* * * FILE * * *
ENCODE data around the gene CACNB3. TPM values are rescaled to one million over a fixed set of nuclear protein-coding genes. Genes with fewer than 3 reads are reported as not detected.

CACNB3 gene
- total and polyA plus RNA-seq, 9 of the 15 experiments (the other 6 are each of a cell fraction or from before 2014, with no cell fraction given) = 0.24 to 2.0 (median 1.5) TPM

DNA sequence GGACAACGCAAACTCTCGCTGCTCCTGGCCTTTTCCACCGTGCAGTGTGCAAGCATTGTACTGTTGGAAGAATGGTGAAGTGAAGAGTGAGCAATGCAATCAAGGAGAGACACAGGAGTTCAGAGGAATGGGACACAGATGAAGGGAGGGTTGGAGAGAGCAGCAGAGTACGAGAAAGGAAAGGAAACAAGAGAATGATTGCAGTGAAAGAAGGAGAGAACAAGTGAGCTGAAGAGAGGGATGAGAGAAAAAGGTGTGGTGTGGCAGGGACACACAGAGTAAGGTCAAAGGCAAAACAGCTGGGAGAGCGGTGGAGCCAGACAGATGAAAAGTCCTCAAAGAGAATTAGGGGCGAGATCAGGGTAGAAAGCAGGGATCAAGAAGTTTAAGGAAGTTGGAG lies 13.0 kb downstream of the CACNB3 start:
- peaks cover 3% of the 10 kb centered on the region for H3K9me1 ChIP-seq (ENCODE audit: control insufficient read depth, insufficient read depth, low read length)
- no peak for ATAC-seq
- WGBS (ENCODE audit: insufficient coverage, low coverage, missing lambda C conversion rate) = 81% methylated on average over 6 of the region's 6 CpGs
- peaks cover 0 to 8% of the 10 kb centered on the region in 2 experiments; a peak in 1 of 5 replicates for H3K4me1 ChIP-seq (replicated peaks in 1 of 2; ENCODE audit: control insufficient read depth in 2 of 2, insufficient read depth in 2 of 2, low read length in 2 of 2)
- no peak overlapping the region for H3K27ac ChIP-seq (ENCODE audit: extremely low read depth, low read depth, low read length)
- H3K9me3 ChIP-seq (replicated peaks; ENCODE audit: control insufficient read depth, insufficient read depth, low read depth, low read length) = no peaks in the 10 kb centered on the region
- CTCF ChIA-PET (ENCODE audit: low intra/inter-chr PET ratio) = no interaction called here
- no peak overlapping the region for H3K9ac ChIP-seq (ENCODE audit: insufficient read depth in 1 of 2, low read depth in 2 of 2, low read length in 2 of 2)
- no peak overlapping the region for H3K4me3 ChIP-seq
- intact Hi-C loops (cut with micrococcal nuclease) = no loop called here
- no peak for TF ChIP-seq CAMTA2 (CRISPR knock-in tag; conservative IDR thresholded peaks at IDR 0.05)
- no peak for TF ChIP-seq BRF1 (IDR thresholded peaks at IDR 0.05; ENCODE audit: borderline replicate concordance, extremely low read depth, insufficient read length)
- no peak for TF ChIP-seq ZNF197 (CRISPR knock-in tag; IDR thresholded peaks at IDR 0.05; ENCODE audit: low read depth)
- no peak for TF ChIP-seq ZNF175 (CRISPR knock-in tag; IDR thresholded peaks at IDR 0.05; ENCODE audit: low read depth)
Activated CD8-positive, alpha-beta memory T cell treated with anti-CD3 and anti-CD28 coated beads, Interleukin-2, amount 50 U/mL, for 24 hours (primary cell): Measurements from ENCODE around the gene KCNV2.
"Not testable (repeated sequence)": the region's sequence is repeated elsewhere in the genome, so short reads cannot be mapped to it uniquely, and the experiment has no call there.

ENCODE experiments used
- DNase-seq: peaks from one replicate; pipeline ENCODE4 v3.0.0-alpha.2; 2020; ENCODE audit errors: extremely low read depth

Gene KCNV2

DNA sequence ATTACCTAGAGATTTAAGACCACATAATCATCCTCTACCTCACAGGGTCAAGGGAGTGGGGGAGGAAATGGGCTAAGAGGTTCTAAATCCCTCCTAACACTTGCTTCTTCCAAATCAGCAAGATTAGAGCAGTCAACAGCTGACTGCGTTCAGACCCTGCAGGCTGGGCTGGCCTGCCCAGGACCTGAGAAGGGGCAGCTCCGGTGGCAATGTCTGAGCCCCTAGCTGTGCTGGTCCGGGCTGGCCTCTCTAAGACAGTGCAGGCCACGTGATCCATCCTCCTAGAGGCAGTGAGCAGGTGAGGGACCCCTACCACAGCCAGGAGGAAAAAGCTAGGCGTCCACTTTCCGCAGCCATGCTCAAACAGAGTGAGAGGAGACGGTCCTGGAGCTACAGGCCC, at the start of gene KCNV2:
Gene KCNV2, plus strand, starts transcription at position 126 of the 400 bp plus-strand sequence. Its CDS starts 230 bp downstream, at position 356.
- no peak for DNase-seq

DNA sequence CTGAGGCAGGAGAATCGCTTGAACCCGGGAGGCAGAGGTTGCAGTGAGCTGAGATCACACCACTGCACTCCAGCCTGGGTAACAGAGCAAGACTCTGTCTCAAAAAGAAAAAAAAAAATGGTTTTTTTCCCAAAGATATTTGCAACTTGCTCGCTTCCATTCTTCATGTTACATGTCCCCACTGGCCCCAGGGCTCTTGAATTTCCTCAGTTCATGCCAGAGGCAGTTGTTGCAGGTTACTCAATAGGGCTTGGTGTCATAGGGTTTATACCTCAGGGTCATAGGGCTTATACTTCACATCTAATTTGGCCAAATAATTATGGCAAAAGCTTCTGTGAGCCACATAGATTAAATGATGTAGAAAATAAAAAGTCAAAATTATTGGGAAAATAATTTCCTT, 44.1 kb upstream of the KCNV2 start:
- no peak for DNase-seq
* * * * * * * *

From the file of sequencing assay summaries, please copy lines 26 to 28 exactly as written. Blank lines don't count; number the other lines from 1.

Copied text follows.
- no peak for DNase-seq

DNA sequence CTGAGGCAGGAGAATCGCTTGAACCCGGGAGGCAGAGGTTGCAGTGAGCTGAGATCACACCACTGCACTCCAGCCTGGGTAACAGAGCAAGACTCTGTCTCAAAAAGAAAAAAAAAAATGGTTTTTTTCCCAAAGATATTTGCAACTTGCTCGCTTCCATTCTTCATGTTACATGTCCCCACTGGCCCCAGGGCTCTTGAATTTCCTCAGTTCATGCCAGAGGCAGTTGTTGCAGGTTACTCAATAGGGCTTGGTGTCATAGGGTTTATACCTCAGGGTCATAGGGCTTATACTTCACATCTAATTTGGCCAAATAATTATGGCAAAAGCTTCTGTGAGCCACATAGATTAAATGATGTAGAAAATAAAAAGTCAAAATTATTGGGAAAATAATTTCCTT, 44.1 kb upstream of the KCNV2 start:
- no peak for DNase-seq